The bottom line is that buyers need to know what they are entitled to have, and then take steps to make sure they receive that information.  HOA's, like businesses, operate with different levels of control, regulation and financial health.  It is the buyer's responsibility to understand what is happening with the HOA and to have a comfort level before closing on a home.

                  Friday, February 10, 2012


                  What happened to the Denver housing market in January? 

                  In short, buyers are everywhere, but sellers are nowhere to be found.  In the continuation of a theme that has been evolving since last summer, listing inventory grew even more scarce in January, while buyers continued pouring into the market, particularly at the entry level.

                  As of January 31, there were just 10,443 homes in total on the market in the Denver MLS, a 42% reduction from the 17,890 we had at the end of January in 2011.  Yet over the past 30 days, a total of 3,084 homes went under contract, up from 2,667 that went under contract during the corresponding period a year ago.

                  Under $250,000, which has been the hottest segment of our market for some time, the numbers are even more amazing.  A full 63% decline in the number of homes for sale (3,333 this year vs 8,933 one year ago), with 6% more homes going under contract (1,647 this year vs 1,538 last year).

                  Are you following this? 

                  It is literally a stampede for well-priced, move-in ready inventory. 

                  Below $250,000, we actually have more homes under contract today (3,524) than homes for sale (3,333).  Eighteen years in the business, and I’ve never seen buyer demand so outstrip seller supply.

                  The story is even more complex, I believe, because while there is no metric to measure it, I have tons of anecdotal evidence that suggests the actual strength in the buyer market is more pronounced than these impressive numbers demonstrate.  The "hidden strength" in buyer demand lies with the large number of buyers (several working with me) who are waiting for the right house, the right floor plan, the right neighborhood, and/or the right deal.  For all the contracts being written, there is an army of patient, discriminating buyers who feel compelled to wait for the "perfect" deal.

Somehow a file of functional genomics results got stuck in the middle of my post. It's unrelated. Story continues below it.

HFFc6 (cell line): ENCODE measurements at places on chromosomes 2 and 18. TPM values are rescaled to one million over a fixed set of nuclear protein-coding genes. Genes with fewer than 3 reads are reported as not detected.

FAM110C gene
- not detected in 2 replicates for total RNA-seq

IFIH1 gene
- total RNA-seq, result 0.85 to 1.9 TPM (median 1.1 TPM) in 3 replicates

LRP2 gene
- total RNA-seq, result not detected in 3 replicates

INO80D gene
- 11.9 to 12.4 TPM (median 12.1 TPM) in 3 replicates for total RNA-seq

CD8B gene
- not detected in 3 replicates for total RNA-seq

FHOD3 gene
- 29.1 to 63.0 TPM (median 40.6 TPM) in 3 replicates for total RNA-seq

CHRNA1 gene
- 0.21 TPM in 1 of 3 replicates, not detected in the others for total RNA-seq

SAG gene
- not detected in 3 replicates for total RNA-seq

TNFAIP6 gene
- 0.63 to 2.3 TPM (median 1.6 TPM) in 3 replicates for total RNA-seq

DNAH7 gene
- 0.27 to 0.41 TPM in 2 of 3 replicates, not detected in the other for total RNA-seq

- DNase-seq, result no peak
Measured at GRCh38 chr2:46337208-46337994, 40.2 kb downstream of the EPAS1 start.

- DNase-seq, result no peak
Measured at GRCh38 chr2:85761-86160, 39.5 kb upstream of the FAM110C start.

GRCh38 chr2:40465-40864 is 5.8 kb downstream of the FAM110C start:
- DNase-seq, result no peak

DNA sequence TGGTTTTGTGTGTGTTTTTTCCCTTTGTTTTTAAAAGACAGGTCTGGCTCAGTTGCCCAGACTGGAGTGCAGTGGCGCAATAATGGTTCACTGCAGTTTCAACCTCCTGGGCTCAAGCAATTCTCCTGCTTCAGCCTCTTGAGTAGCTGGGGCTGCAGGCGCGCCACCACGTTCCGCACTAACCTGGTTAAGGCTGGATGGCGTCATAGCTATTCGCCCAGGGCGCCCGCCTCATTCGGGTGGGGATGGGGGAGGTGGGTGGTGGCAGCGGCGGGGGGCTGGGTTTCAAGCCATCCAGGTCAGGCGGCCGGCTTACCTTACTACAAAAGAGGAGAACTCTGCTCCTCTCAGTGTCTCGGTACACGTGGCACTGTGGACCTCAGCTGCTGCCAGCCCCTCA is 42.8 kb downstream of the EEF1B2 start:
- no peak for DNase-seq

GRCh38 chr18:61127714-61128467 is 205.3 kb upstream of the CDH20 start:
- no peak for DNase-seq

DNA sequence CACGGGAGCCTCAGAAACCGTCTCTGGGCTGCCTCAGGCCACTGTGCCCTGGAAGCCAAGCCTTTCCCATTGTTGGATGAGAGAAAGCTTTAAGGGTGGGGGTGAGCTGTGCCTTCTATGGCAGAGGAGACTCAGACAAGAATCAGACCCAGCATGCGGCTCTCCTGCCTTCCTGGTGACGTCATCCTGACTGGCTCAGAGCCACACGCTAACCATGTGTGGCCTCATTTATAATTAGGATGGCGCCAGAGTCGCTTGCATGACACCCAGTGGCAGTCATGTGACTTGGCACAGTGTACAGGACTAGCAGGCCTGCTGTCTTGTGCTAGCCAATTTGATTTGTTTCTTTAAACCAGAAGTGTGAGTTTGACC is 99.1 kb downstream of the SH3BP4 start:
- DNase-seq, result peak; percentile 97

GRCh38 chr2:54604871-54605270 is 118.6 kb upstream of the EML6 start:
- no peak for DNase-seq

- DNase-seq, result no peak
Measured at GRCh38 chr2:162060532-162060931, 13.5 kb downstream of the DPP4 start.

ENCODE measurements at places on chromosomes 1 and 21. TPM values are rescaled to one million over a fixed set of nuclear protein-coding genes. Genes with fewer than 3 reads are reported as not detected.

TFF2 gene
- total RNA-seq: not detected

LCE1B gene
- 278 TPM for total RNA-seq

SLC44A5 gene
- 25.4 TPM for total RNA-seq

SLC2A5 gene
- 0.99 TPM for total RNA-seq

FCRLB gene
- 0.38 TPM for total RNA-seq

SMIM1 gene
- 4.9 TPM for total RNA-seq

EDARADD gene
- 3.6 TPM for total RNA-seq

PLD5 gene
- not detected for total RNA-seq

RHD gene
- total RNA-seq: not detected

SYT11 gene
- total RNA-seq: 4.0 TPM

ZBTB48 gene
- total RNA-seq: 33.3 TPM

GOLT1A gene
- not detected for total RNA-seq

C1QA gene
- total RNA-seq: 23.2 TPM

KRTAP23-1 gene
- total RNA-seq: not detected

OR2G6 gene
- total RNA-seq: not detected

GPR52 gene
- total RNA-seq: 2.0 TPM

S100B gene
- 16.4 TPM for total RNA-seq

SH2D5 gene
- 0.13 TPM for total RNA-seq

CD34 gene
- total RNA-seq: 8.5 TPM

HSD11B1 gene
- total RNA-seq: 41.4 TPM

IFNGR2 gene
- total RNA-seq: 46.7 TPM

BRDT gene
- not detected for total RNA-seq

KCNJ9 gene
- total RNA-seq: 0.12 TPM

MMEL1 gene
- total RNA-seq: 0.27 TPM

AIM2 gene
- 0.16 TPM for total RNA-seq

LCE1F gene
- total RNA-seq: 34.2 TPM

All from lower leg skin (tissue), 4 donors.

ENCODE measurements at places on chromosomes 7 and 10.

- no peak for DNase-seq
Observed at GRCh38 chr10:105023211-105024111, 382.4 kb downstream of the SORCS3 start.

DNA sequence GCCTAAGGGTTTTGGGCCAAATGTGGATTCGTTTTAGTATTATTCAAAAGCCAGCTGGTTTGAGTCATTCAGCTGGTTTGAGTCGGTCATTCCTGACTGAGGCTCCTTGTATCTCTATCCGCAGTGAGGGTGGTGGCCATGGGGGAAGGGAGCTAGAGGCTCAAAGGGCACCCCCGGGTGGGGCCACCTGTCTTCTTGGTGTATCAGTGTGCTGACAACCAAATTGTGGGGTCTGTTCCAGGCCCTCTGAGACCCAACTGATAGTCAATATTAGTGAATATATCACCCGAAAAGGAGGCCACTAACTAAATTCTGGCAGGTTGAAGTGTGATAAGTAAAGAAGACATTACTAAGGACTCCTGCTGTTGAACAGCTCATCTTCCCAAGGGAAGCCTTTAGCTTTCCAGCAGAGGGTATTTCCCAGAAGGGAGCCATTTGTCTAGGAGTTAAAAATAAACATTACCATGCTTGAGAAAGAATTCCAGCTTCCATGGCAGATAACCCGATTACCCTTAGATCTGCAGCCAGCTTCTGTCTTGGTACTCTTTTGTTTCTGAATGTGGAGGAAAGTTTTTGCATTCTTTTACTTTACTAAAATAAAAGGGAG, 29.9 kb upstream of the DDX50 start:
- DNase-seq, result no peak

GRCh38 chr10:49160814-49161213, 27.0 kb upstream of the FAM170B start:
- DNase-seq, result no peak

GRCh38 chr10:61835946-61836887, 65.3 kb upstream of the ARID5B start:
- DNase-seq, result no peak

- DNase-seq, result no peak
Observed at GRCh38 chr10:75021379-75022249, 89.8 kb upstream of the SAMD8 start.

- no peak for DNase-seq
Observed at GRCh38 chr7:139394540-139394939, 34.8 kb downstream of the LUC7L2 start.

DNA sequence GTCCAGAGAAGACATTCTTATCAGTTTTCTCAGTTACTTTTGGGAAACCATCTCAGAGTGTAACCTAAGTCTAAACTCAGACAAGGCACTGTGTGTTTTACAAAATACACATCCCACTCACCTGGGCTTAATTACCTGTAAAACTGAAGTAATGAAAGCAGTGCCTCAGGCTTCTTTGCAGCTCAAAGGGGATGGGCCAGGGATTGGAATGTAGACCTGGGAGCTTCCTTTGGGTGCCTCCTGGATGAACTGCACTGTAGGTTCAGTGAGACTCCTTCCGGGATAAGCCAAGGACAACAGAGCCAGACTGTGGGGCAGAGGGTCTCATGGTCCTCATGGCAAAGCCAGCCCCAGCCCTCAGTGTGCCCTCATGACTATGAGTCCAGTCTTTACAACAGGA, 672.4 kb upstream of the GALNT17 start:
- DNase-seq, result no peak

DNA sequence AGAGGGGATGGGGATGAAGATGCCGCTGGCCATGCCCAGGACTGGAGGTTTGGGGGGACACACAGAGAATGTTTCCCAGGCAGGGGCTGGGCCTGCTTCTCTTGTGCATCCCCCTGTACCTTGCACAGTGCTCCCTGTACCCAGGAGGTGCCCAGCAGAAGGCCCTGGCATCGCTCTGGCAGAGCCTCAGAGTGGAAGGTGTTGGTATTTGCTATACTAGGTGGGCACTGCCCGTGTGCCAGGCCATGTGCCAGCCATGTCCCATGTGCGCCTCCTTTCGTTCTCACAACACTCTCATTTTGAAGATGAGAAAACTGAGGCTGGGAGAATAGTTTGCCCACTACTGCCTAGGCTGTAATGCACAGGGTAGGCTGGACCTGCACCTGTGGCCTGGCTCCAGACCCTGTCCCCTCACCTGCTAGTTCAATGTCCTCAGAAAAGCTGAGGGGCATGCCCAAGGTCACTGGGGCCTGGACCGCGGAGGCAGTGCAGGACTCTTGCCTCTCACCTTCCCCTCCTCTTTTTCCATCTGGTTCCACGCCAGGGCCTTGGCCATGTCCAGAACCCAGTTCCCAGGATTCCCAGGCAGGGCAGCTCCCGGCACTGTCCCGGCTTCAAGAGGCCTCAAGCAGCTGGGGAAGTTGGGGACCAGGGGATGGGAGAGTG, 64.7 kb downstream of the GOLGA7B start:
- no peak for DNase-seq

Have your pen ready, that's all I can say. 

                  As I have discussed month after month, this has been and will continue to be a segmented market.  Below $250,000, things are just sizzling.  From $250,000 to $400,000, the market is pretty functional.  Above $400,000, it starts tailing off and it gets particularly bad over $600,000.  Be careful about generalizations you hear, because the realities at $200,000 are wildly different than what you may see reported regarding $600,000 homes.

                  Everyone needs a place to live, but due to the economy, the $500,000 buyer of 2007 is a $300,000 buyer today.  The $300,000 buyer of a few years is a ago is a $200,000 buyer today.  And so on, until you run out of segments to downsize into.  At that point, demand so outstrips supply that prices begin to appreciate, working their way up as the market heals.  Recovery always starts at the bottom in housing market cycles, and that is 100% on display right now.

                  For those who keep waiting for the mysterious "shadow inventory" (bank-owned properties that are allegedly being held off the market until things improve), let me ask you this:  with inventory down 42% overall and 63% below $250,000, why on earth would you be holding anything off the market right now?  If the banks had piles of "secret inventory", we would be seeing it.

                  With rates in the 4’s and prices offering all-time levels of affordability, buyers are everywhere. 

                  The question remains, when will the sellers return?